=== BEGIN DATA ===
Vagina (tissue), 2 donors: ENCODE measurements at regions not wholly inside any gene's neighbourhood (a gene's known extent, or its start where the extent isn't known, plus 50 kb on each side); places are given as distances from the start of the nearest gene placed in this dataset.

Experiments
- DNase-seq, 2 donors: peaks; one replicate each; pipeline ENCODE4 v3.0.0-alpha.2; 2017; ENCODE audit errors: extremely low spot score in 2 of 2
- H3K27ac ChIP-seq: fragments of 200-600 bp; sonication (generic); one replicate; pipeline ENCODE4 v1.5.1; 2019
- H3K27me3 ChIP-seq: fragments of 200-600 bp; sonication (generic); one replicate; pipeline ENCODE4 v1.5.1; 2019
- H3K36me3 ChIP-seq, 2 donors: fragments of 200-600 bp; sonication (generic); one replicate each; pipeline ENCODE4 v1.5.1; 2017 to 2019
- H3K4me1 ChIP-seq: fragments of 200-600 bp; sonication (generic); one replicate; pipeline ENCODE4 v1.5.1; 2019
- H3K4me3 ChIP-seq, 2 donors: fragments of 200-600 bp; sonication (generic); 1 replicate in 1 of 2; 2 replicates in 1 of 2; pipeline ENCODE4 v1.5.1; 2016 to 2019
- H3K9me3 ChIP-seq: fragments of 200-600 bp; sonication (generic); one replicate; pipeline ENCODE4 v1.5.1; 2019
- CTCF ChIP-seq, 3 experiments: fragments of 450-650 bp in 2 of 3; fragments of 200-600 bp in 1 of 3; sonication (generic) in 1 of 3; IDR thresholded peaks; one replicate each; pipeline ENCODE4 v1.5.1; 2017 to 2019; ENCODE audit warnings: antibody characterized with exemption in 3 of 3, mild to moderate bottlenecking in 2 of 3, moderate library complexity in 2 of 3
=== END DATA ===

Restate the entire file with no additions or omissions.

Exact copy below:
Vagina (tissue), 2 donors: ENCODE measurements at regions not wholly inside any gene's neighbourhood (a gene's known extent, or its start where the extent isn't known, plus 50 kb on each side); places are given as distances from the start of the nearest gene placed in this dataset.

Experiments
- DNase-seq, 2 donors: peaks; one replicate each; pipeline ENCODE4 v3.0.0-alpha.2; 2017; ENCODE audit errors: extremely low spot score in 2 of 2
- H3K27ac ChIP-seq: fragments of 200-600 bp; sonication (generic); one replicate; pipeline ENCODE4 v1.5.1; 2019
- H3K27me3 ChIP-seq: fragments of 200-600 bp; sonication (generic); one replicate; pipeline ENCODE4 v1.5.1; 2019
- H3K36me3 ChIP-seq, 2 donors: fragments of 200-600 bp; sonication (generic); one replicate each; pipeline ENCODE4 v1.5.1; 2017 to 2019
- H3K4me1 ChIP-seq: fragments of 200-600 bp; sonication (generic); one replicate; pipeline ENCODE4 v1.5.1; 2019
- H3K4me3 ChIP-seq, 2 donors: fragments of 200-600 bp; sonication (generic); 1 replicate in 1 of 2; 2 replicates in 1 of 2; pipeline ENCODE4 v1.5.1; 2016 to 2019
- H3K9me3 ChIP-seq: fragments of 200-600 bp; sonication (generic); one replicate; pipeline ENCODE4 v1.5.1; 2019
- CTCF ChIP-seq, 3 experiments: fragments of 450-650 bp in 2 of 3; fragments of 200-600 bp in 1 of 3; sonication (generic) in 1 of 3; IDR thresholded peaks; one replicate each; pipeline ENCODE4 v1.5.1; 2017 to 2019; ENCODE audit warnings: antibody characterized with exemption in 3 of 3, mild to moderate bottlenecking in 2 of 3, moderate library complexity in 2 of 3